Scores of eyes stared at the bleeding body before a few of the observers proceeded to examine the unmoving corpse of Sara Milova. Soon a small crowd formed around her.

Klimov watched in petrified horror. He would never hold his beloved alive in his arms ever again. The shock to him was overwhelming.

From a distance, the sirens of ambulances and police electros sounded, louder by the second as they rushed nearer.

“Razum has been stabbed,” shouted someone. “He fell unconscious. It was an attempt to assassinate him.”

David turned toward Irina. “We have to find out what happened to the istochnik to cause this tragedy,” he muttered to her darkly.

The leader’s body was being placed in an ambulance van as the three posredniki got to the plasamine metro station.

Two uniformed policemen escorted a handcuffed Boris Milov to an electro and placed him in the rear seat.

“Make way,” a third officer shouted. “We must get this vehicle out of here.”

David, all of a sudden, heard a voice addressing him on his right.

“Mr. Klimov,” it inquired. “How is your condition and that of your two colleagues?”

A small turn showed who it was. Dr. Maxim Grekov, the Moscow parapsychologist.

“We are alright. But what exactly occurred here?”

“It was Miss Milova’s father who caused this catastrophe. He attacked Viktor viciously with a concealed knife, it appears.”

“Who saw what happened here?” asked David.

Grekov pursed his lips. “I was only a few feet away. No one was able to stop the madman, it happened so fast.”

“You are certain it was Milov?” asked Irina.

“I was once introduced to him in Moscow. What is her condition now?”

David gulped. “The fall may have killed her,” he managed to get out.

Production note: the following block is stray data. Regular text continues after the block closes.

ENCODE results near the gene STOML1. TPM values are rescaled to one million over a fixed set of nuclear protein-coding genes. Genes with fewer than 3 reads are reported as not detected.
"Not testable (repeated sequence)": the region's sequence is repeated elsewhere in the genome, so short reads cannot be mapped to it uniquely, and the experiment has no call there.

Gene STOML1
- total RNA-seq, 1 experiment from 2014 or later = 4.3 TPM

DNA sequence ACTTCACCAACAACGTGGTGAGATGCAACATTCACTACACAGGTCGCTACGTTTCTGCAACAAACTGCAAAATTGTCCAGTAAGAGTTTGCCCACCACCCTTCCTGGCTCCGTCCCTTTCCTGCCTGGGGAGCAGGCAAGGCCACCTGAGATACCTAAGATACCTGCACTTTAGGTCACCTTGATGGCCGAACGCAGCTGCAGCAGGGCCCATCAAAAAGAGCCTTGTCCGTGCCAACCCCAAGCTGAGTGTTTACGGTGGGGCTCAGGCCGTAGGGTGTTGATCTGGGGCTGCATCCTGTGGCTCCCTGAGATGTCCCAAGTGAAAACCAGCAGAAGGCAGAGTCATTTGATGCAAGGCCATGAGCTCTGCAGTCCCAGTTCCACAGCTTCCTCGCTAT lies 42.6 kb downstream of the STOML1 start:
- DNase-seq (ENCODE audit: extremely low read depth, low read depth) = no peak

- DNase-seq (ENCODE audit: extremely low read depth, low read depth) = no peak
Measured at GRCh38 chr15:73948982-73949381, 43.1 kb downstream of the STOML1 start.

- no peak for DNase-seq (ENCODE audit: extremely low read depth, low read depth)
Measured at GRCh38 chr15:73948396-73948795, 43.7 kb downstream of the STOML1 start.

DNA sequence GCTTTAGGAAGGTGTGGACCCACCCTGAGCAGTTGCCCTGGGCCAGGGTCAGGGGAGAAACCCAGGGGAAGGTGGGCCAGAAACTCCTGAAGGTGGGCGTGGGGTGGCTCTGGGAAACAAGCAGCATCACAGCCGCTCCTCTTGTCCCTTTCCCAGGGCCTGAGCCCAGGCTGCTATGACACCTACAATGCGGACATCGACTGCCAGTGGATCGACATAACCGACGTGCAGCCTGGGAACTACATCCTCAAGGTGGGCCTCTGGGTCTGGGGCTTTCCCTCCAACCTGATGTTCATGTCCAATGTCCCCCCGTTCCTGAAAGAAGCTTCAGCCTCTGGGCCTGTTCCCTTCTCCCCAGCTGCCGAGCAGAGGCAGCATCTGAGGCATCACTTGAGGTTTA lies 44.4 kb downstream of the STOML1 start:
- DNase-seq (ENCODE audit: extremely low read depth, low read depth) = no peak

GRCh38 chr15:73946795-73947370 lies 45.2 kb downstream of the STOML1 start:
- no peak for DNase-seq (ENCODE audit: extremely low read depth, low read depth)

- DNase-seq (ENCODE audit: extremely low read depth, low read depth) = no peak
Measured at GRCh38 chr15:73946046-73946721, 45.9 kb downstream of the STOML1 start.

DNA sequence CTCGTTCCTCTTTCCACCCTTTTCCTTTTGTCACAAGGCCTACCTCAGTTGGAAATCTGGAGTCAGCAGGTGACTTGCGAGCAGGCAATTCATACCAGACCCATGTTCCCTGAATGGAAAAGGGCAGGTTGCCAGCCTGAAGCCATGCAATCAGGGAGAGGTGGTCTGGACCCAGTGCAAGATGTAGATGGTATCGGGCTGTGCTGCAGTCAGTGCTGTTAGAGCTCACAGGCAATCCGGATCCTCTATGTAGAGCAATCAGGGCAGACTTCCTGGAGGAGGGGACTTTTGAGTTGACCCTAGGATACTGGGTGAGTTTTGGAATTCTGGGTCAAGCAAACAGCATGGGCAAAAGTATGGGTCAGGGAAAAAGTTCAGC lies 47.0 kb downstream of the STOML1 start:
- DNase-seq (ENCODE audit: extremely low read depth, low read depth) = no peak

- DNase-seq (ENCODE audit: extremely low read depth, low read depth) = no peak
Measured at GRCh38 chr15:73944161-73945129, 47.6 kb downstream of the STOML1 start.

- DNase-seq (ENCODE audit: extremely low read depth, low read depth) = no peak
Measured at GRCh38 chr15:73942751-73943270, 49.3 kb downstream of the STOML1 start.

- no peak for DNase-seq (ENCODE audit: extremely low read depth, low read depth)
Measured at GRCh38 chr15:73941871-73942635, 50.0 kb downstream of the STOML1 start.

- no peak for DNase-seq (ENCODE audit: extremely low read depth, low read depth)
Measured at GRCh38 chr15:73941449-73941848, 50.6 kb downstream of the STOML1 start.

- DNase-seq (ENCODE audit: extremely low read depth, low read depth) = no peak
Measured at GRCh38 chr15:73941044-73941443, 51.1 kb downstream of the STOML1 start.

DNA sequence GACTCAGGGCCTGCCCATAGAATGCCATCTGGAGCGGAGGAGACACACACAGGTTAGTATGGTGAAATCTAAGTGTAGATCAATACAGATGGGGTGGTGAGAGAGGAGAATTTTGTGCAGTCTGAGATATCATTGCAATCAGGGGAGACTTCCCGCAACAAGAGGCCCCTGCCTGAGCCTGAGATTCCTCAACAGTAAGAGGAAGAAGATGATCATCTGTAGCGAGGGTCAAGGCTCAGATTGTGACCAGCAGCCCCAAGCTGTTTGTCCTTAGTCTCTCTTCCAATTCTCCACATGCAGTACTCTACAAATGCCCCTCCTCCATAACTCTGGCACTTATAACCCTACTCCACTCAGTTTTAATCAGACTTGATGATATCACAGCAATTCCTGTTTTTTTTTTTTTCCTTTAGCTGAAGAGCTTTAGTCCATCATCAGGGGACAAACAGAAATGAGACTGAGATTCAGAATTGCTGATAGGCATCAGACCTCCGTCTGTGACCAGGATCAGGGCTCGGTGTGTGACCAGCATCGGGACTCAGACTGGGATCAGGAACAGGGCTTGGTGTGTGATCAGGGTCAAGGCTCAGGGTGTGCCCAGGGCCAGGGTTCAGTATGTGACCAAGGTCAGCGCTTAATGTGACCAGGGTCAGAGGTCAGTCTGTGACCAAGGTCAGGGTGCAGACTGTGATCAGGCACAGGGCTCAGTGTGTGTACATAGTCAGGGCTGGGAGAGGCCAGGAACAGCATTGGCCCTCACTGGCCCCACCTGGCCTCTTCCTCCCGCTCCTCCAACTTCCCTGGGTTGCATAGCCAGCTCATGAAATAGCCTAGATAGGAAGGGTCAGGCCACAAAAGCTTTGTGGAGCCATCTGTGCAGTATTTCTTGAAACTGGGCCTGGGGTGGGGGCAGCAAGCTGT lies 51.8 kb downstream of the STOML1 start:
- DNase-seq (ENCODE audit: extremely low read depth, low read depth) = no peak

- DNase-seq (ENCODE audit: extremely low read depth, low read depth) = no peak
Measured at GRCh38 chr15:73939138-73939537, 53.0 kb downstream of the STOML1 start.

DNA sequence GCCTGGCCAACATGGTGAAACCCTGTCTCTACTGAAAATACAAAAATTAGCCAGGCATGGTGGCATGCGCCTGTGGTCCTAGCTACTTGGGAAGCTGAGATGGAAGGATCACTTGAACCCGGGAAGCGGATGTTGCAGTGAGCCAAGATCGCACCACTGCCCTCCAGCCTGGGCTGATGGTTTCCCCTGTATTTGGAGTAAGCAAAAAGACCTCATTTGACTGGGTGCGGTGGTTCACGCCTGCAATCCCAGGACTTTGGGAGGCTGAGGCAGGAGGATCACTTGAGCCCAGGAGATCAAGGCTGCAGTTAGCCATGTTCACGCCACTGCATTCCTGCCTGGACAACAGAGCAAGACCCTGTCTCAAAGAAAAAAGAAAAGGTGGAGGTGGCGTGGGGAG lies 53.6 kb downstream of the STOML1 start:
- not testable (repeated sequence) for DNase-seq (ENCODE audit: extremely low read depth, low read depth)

“How tragic and useless,” gasped Dr. Grekov.

A policeman walked up to the three posredniki. “Excuse me, but you will have to come along with us to headquarters for some questions.”

“I would like to talk with you later on,” whispered Klimov to the man who had failed to recognize him a short time before.

After twenty minutes of interrogation concerning the levitation demonstration, all three of the posredniki were released by the police.

They walked side-by-side down a long corridor of black polynex while talking among themselves.

“Viktor is in a very serious and critical condition,” sadly said Tronich. “He is at the Central Polyclinic and has been operated on by advanced surgeons.”

“We should go there at once,” advised Irina, staring at David. “There is nothing any of us can do for the dead Sara from now on.”

The truth of this statement sunk like a heavy weight in Klimov’s inner mind.

As the trio neared the doors of the entrance, David caught sight of a familiar face coming into the building. It was his friend, the detective from Moscow.

David stopped, telling Irina and Lev that he would see them later at the Neon Hotel.

When Georgi Shutsky reached where Klimov was standing, the other two psychics were already gone.

“Why are you here?” bluntly asked David without prologue or greeting.